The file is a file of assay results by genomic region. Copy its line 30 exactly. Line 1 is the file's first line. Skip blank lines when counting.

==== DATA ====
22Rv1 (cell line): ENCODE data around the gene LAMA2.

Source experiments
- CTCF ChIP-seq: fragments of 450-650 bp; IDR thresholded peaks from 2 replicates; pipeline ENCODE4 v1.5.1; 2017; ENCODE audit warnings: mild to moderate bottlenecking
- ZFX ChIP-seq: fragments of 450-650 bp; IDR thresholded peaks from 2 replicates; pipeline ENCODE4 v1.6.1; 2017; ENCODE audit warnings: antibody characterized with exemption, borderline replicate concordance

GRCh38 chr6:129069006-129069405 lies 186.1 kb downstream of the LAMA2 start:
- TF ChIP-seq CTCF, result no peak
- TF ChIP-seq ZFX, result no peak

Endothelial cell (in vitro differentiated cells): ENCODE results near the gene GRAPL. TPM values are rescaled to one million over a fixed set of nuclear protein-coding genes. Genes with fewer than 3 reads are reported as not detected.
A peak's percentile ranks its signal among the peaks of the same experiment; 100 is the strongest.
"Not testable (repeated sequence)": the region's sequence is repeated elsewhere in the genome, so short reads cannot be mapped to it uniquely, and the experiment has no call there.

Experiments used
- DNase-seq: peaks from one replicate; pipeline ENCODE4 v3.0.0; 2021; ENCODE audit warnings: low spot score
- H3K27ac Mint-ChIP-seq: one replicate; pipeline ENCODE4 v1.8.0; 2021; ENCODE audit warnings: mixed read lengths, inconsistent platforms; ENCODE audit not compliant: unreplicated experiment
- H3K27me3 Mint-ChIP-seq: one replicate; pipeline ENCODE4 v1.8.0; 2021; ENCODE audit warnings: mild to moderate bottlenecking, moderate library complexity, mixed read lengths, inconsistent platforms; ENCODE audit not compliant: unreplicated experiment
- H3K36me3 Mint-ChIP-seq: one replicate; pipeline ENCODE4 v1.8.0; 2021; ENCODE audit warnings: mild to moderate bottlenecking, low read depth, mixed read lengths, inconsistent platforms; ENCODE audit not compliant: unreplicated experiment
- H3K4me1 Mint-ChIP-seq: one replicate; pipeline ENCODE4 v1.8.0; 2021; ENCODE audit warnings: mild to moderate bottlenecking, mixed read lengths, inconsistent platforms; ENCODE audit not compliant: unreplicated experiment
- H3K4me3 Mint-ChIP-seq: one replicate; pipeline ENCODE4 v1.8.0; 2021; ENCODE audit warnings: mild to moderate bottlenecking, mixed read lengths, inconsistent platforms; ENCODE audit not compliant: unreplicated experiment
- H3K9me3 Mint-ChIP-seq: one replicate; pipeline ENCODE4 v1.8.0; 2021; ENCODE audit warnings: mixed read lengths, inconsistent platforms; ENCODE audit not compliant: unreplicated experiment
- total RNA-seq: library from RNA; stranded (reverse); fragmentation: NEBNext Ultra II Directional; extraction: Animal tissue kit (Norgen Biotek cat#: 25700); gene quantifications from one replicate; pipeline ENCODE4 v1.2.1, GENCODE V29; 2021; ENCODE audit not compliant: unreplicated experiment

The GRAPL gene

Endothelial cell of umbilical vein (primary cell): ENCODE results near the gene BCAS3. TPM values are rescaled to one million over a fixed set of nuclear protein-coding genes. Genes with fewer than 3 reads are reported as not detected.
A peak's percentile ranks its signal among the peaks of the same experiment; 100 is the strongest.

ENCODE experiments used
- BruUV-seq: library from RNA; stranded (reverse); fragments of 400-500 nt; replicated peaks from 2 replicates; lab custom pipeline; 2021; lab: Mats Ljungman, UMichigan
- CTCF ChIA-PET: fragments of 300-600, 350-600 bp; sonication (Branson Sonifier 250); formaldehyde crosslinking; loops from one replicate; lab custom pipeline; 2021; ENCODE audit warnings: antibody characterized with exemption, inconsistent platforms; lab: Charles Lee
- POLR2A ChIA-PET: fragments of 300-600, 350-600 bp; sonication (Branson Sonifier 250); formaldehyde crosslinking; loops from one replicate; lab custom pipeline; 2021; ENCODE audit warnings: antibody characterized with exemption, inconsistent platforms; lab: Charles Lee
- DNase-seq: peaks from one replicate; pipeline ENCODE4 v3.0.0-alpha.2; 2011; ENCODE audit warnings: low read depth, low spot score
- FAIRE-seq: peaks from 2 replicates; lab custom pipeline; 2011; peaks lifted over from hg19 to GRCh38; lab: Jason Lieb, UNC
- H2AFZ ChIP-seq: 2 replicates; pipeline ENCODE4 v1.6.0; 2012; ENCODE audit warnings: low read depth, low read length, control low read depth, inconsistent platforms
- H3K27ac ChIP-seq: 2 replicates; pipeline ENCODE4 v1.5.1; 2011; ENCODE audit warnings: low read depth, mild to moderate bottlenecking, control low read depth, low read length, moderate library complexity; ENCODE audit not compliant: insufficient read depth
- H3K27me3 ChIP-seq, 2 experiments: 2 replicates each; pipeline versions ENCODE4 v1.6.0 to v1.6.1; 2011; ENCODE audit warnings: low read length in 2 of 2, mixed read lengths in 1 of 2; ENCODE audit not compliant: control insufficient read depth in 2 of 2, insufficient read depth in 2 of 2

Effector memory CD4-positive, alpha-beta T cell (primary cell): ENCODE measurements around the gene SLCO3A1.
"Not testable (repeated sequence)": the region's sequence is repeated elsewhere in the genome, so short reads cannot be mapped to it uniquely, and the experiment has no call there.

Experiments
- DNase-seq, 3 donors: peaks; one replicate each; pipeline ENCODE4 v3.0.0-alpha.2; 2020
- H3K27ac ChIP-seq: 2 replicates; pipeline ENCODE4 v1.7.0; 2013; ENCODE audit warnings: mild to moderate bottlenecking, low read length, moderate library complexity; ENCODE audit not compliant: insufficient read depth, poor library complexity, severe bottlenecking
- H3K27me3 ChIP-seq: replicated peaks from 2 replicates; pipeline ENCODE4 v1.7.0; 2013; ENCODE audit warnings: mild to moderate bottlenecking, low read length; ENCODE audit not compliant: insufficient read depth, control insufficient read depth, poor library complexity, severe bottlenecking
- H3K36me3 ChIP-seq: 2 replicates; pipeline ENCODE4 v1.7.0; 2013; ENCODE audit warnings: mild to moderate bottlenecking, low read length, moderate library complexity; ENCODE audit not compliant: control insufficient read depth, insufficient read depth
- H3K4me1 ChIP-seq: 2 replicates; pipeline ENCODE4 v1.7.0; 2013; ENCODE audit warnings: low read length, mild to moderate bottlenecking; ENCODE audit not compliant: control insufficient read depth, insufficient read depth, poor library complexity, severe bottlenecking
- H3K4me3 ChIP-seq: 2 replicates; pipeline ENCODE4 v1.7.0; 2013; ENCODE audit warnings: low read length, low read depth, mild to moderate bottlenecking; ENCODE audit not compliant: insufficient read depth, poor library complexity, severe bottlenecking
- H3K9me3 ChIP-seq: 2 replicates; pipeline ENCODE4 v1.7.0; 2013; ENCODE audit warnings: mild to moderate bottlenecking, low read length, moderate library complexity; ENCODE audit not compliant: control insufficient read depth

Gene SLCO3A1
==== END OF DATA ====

- H3K27ac ChIP-seq: 2 replicates; pipeline ENCODE4 v1.5.1; 2011; ENCODE audit warnings: low read depth, mild to moderate bottlenecking, control low read depth, low read length, moderate library complexity; ENCODE audit not compliant: insufficient read depth